Exhibition: Tapestries from Moon Rain Centre, Lyon, France (woven works by Thoma Ewen) photo Denise Coker
Summer tapestry workshops will begin in several weeks when students arrive and studio residencies begin. Moon Rain has become an active tapestry and textile arts workshop centre and a place for quiet creative retreat and renewal. People come to Moon Rain to explore and expand their own creativity, while surrounded, protected and inspired by the natural beauty of the Gatineau Hills in West Quebec.
early morning view from behind the studio, photo Ken Ewen
In September 2009 Moon Rain Centre is presenting Fibres Boreales / Northern Fibres a group exhibition of members’ works at the Centre d’Action Culturel in St. Andre Avelin, Quebec. The group has grown out of a very interesting three year professional development programme, designed to encourage professional practice in textile arts, that I taught at Moon Rain Centre between 2005 and 2008.
Moon Rain Centre is in the process of co-ordinating a very exciting textile arts event for summer/fall 2010 called When The Thirteen Moons Are Woven Together/ Quand les treize lunes s’entrelacent. This festive event will include outdoor textile art installations, workshops in a variety of textile techniques and exhibitions. The feature exhibition will be the 9th International Triennale of Mini-Textiles, on tour from Angers, France’s Musee de la Tapisserie Contemporaine, which will be presented in Galerie Montcalm in Gatineau from August 26th to October 10th. 2010
PR image for Northern Fibres Exhibition
Moon Rain Centre’s project co-ordinator and emerging young textile artist, Gabriel Ewen Phillips, developed the concept for this textile festival in order to promote and encourage textile arts in the region and beyond. Gabby based it on the thirteen moons of the indigenous lunar calendar, to reflect and affirm Moon Rain’s connection to nature, the environment and the Earth.
Selecting work for the group exhibition, Fibres Boreales / Northern Fibres in the studio at Moon Rain Centre;Photo Ken Ewen
Weaving is linked to the mystic. It is the creative first principle in legends and myths from around the world telling how the earth was created. Since its mythic beginnings, weaving has provided a threaded text, a crafted record of the clothing of human cultures around the world, throughout human time.
Weaving has a symbolic new role to play in contemporary society. Joining together is the infrastructure of collaboration, it is the configuration of community. This is an image that is so easy to understand, and so fitting, and so necessary for the future.
The very essence of the structure of weaving –of interconnections - is a new contemporary metaphor for the inter-relationship of all living systems in the biosphere.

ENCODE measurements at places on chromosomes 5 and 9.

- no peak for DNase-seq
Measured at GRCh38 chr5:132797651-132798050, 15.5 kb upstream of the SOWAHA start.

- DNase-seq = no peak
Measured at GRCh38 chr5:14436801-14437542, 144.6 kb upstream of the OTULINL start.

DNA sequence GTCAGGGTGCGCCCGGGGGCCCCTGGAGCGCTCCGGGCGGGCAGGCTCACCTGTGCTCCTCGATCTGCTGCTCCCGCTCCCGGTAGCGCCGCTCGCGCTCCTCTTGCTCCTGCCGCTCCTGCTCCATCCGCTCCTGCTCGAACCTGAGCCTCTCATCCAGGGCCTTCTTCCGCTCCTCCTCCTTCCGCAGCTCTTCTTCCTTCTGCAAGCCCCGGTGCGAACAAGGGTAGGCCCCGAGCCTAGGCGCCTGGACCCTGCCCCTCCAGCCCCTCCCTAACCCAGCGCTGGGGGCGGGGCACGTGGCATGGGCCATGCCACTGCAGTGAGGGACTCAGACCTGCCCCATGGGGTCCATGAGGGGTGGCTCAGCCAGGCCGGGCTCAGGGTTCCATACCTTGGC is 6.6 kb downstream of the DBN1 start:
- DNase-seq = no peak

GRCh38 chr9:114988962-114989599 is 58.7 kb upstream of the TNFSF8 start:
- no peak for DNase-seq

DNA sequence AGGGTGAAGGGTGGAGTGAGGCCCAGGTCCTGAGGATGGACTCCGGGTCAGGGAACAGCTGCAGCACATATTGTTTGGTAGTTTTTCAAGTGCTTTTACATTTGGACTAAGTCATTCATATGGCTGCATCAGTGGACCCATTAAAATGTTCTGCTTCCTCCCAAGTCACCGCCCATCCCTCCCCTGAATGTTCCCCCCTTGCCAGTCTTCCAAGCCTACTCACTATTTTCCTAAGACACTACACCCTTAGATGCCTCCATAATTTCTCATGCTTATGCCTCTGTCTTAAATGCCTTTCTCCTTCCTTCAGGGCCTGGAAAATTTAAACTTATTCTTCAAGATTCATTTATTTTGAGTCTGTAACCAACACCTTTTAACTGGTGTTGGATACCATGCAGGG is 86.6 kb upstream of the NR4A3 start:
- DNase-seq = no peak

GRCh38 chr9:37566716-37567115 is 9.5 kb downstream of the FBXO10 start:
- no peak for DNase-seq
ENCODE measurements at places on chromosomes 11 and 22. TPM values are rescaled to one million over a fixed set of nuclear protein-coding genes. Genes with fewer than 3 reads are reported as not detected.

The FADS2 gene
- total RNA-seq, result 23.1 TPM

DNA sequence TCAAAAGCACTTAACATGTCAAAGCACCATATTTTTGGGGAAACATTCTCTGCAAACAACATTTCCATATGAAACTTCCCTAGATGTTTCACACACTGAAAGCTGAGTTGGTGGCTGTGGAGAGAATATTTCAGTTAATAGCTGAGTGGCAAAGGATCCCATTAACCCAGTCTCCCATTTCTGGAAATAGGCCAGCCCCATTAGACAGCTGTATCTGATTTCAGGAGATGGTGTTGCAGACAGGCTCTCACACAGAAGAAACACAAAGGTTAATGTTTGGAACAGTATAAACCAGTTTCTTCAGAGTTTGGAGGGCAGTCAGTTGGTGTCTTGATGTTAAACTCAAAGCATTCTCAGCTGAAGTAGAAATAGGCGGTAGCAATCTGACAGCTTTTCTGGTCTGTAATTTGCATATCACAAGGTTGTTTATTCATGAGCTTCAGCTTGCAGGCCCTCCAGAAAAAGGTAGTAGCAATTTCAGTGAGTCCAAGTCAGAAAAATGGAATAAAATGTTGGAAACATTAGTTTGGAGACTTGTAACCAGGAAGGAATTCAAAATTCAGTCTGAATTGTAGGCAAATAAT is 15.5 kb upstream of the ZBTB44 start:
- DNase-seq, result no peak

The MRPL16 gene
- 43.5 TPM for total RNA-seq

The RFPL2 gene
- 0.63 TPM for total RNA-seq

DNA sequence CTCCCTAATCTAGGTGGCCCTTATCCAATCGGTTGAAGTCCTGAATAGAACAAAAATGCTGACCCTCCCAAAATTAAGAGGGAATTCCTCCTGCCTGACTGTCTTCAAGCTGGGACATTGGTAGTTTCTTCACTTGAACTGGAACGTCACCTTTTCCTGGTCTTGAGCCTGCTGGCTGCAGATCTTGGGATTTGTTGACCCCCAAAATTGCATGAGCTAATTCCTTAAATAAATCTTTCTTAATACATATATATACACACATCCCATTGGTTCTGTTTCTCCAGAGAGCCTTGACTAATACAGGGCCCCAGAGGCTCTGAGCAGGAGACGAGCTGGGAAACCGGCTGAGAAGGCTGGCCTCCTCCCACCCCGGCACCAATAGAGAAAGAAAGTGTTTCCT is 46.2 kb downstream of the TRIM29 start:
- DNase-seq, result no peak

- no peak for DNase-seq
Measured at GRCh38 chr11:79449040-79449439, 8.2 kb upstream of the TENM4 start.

Weaving provides us with a symbol for the future.
Moon Rain Centre’s vision is to share the beauty and mystery of weave. Through it’s exhibitions, workshops, community tapestry projects and artists-in-the-schools projects, Moon Rain makes tapestry weaving accessible, contemporary and alive.
Tapestry weaving has been my personal creative vehicle for 35 years, and the longer I weave, the more profoundly interesting weaving becomes. This is the sacred work and the biggest gift of craft – it leads, it reveals and it always teaches.
Thoma Ewen at her loom in Moon Rain Centre studio, photo Jamie Cruickshank
Moon Rain Centre is a non-profit cultural organization dedicated to integrating creativity and harmony in the community through the creation, exhibition and teaching of tapestry weaving and textiles arts. The name Moon Rain refers to mystic connections in indigenous cultures between the moon, weaving and the cosmos. The vision of Moon Rain Centre is to share the beauty and mystery of WEAVE. Located in the Gatineau Hills north of Ottawa/Gatineau, in the Outaouais region of Quebec, Canada, Moon Rain Centre is known for its unique approach to inter-weaving art and community.
Canadian tapestry artist Thoma Ewen is artistic director of Moon Rain Centre. She has exhibited her visually radiant tapestries nationally and internationally for more than 35 years, and her works appear in corporate, private and public collections. Inspired by the natural environment of the Gatineau Hills that surround the Centre, and by ancient indigenous weaving wisdom that recognizes weaving to be a sacred path, Thoma’s workshops teach how weaving transmits the energy of Peace. Thoma was recently awarded Le Grand Prix d’Excellence IVem Jeux de la Francophonie for her contributions to the cultural community.
copyright©Thoma Ewen August 2009
the Living Tapestry Work Book is available through Moon Rain Centre check out website for more information: